Opening Remarks to Nonnie Darwish

by Aaron Smargon

I want to thank the American Whig-Cliosophic Society for co-sponsoring this event and for allowing us to hold it in the beautiful Whig Hall Senate Chamber. I want to thank CAMERA, the Committee for Accuracy in Middle East Reporting in America, for co-sponsoring as well.

My fellow Princetonians, four months ago, today’s speaker, Nonie Darwish, was turned away from campus at the last moment, not by the University, but by student leaders like Charlie and me. Many of you know the back-story, but for those of you who do not, The Tory investigated it quite extensively in last December’s issue, which is available on our website. Unequivocally, mistakes were made last November, but this time we are doing things right.

The principal reason for our re-invitation of Darwish is simple: We are a journal of conservative and moderate thought committed to the diverse and uninhibited exchange of ideas. For whenever and wherever free speech is limited, there can be no free thought. And so I ask each of you here today to consider not only what Darwish has to say, but also the very fact that she is allowed to say it.

Members of the Tory, including myself, share Muslim views on many social issues. And we know what it’s like to be in the minority, to be marginalized by a campus that doesn’t seem to share our values. Everyday of the school year, we know what it’s like to feel how you must feel today. But some of us also come from worlds apart. In America, no ideology is beyond questioning. And in America, people of all faiths and creeds are welcome to practice publicly their religions, to protest peacefully anything without fear of retribution. And so we embrace your respectful participation today, within the guidelines of Rights, Rules, Responsibilities.

Although we honor your voice, we do not necessarily approve of your words. I have no problem with your questioning Nonie Darwish’s scholarly authority, but the comparison of her to a Neo-Nazi last November was both intellectually dishonest and personally offensive to me, as the grandson of a Holocaust survivor, as someone who has grown up listening to stories of how hateful human beings can be to each other. Arab Society of Princeton, Muslim Student Association, the Tory challenges your leaders to write for us on why Darwish’s criticisms of Islam, even her most controversial statements, make you fear for your or your loved ones’ lives.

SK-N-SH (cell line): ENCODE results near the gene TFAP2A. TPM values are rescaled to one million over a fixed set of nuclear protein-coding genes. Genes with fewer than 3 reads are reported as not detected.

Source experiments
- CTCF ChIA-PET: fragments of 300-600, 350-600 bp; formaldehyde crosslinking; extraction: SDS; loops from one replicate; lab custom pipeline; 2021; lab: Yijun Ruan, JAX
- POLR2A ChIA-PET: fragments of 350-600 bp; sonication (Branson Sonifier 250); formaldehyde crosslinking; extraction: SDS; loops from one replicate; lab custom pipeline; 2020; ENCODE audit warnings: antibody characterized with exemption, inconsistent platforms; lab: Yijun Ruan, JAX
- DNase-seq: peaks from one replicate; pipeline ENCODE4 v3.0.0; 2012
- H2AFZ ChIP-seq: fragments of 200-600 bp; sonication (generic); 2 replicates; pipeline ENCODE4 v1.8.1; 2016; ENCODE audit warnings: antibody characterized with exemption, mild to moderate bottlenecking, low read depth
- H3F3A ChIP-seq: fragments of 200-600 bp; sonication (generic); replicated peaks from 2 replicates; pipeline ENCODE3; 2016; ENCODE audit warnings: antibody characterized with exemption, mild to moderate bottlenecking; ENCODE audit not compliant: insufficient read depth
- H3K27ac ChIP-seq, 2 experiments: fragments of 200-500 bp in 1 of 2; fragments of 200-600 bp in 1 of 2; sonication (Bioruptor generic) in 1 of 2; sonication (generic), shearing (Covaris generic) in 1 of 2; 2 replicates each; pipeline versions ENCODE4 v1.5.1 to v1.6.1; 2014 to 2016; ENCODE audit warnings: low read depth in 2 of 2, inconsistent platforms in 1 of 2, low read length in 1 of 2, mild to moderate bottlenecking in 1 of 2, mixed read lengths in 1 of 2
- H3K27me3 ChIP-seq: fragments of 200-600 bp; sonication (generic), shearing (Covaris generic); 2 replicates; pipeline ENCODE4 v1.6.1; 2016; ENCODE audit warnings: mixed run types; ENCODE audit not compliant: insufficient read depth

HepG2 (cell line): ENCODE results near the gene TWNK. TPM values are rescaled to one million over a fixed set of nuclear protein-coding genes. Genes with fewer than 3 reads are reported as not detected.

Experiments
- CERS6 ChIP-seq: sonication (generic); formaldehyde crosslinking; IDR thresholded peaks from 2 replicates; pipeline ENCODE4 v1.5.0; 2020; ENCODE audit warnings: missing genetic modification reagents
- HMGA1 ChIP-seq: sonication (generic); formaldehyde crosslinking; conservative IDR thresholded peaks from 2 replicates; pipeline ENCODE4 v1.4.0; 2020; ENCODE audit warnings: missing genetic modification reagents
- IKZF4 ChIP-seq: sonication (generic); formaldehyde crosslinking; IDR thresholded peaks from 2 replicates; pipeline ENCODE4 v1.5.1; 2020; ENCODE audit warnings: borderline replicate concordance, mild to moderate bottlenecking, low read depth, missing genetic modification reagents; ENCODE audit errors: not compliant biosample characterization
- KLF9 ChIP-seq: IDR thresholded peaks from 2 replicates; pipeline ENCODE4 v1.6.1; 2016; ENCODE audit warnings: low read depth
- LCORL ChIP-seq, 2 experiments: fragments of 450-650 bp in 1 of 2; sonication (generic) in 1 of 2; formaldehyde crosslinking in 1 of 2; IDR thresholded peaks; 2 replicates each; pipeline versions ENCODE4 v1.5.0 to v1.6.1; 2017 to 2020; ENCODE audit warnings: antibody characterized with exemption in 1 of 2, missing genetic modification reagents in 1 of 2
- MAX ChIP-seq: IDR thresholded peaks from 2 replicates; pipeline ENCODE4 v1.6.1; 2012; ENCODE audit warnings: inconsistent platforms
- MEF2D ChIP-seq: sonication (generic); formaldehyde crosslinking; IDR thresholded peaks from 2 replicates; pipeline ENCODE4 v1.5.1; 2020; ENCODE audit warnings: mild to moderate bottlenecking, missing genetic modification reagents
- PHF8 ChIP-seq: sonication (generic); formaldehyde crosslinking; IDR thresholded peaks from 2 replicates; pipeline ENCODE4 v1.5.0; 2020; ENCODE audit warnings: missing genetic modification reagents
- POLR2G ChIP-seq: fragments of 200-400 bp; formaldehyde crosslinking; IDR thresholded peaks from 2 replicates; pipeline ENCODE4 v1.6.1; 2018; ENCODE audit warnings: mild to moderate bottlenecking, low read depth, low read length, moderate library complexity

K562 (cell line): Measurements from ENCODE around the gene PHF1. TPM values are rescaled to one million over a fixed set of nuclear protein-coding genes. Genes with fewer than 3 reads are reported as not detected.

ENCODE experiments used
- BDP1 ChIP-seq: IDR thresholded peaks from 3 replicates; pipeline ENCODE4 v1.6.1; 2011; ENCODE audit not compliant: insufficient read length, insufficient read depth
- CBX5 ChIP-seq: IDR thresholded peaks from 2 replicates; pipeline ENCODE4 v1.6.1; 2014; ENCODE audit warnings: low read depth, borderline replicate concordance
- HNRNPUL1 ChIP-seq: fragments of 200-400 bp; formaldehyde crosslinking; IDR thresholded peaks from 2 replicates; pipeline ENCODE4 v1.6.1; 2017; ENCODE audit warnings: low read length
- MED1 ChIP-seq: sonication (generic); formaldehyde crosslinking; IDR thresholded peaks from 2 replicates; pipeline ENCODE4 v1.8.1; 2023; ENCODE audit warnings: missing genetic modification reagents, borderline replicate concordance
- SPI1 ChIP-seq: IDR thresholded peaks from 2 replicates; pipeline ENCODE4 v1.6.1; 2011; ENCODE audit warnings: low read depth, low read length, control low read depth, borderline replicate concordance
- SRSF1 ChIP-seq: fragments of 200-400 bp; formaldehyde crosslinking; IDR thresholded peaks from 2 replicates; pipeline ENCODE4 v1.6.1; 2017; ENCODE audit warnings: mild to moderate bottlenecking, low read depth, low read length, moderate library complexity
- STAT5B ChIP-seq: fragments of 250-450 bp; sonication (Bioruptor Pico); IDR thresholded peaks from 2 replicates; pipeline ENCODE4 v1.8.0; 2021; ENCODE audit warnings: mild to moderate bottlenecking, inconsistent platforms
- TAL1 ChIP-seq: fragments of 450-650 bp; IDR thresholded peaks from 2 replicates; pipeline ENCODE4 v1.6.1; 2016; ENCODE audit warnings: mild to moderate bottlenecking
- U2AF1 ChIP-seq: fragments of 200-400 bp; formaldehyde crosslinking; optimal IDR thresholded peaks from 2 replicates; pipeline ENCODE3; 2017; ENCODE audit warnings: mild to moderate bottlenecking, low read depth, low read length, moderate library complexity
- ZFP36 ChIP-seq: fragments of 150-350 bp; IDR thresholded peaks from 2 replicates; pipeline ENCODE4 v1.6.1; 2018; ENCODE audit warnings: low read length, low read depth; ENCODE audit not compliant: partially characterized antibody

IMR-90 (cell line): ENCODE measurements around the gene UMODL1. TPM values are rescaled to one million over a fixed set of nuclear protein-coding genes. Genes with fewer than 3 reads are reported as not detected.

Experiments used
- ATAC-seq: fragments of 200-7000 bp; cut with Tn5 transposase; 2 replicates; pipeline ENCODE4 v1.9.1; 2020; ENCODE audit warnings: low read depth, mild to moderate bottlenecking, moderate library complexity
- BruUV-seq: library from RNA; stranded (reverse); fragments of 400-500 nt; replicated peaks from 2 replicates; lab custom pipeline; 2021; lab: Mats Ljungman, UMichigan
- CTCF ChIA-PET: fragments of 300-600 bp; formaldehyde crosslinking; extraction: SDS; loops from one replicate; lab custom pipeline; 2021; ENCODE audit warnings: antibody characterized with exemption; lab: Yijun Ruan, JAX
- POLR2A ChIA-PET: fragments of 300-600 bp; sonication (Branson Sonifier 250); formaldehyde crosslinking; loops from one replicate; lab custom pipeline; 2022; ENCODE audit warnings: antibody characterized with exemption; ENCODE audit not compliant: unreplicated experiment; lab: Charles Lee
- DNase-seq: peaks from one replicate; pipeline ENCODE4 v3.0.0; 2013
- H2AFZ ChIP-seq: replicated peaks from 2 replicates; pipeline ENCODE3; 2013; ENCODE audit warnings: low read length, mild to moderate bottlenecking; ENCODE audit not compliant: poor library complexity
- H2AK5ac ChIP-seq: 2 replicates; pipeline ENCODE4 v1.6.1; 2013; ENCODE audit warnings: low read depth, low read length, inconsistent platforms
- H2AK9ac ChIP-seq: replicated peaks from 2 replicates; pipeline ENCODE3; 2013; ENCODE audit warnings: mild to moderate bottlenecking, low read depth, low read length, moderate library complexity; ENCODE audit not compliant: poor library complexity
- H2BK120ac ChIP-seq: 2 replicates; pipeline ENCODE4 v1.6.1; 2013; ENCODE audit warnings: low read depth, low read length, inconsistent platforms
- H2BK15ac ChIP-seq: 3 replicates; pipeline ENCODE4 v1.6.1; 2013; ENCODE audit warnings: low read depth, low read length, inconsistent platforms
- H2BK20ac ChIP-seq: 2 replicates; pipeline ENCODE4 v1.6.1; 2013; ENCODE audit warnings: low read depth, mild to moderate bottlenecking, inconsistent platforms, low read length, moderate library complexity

In my view, this moral equivalence is completely unfounded; it is a distortion of the meaning of hate speech, meant to dismiss all criticisms, whether legitimate or not, of a certain ideology.  And it deeply concerns me that the leadership of the Center for Jewish Life and Tigers for Israel would take such apologetic stances on this issue, that the burden of campus refutation would ultimately fall on a non-religious, non-political advocacy group such as the Tory. But again, we invite you to try to prove us wrong by taking part in a point-counterpoint for our next issue. Contact our Editor-in-Chief David Pederson if you’d like to get involved. I look forward to a spirited debate among conservatives about the limits of free speech.

While we do sympathize with Nonie Darwish, The Princeton Tory does not endorse her views. Yet regardless of our publication’s position, we feel that her right to speak and her personal story are more valuable than the desire not to offend someone.

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